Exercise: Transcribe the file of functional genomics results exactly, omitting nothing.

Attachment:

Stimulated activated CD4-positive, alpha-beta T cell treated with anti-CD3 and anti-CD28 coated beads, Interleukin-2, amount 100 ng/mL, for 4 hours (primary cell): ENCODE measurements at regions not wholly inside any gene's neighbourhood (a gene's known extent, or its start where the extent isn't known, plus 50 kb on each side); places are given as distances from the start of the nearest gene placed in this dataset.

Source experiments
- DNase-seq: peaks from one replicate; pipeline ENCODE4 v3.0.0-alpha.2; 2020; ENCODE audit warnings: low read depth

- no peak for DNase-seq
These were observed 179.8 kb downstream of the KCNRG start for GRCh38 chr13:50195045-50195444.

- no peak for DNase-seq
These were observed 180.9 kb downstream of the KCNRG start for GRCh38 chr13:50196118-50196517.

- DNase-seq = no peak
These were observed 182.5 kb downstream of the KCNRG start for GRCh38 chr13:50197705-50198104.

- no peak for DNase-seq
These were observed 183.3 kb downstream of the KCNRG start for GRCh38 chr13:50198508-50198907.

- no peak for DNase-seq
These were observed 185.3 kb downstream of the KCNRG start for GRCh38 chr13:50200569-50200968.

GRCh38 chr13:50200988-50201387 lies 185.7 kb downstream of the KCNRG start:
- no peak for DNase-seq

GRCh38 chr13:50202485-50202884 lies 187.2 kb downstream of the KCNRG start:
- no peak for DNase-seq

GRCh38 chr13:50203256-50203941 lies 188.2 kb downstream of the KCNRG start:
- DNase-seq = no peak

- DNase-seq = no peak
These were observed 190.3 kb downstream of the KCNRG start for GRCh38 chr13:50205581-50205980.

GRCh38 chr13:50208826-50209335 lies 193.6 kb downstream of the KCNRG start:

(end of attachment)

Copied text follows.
Stimulated activated CD4-positive, alpha-beta T cell treated with anti-CD3 and anti-CD28 coated beads, Interleukin-2, amount 100 ng/mL, for 4 hours (primary cell): ENCODE measurements at regions not wholly inside any gene's neighbourhood (a gene's known extent, or its start where the extent isn't known, plus 50 kb on each side); places are given as distances from the start of the nearest gene placed in this dataset.

Source experiments
- DNase-seq: peaks from one replicate; pipeline ENCODE4 v3.0.0-alpha.2; 2020; ENCODE audit warnings: low read depth

- no peak for DNase-seq
These were observed 179.8 kb downstream of the KCNRG start for GRCh38 chr13:50195045-50195444.

- no peak for DNase-seq
These were observed 180.9 kb downstream of the KCNRG start for GRCh38 chr13:50196118-50196517.

- DNase-seq = no peak
These were observed 182.5 kb downstream of the KCNRG start for GRCh38 chr13:50197705-50198104.

- no peak for DNase-seq
These were observed 183.3 kb downstream of the KCNRG start for GRCh38 chr13:50198508-50198907.

- no peak for DNase-seq
These were observed 185.3 kb downstream of the KCNRG start for GRCh38 chr13:50200569-50200968.

GRCh38 chr13:50200988-50201387 lies 185.7 kb downstream of the KCNRG start:
- no peak for DNase-seq

GRCh38 chr13:50202485-50202884 lies 187.2 kb downstream of the KCNRG start:
- no peak for DNase-seq

GRCh38 chr13:50203256-50203941 lies 188.2 kb downstream of the KCNRG start:
- DNase-seq = no peak

- DNase-seq = no peak
These were observed 190.3 kb downstream of the KCNRG start for GRCh38 chr13:50205581-50205980.

GRCh38 chr13:50208826-50209335 lies 193.6 kb downstream of the KCNRG start: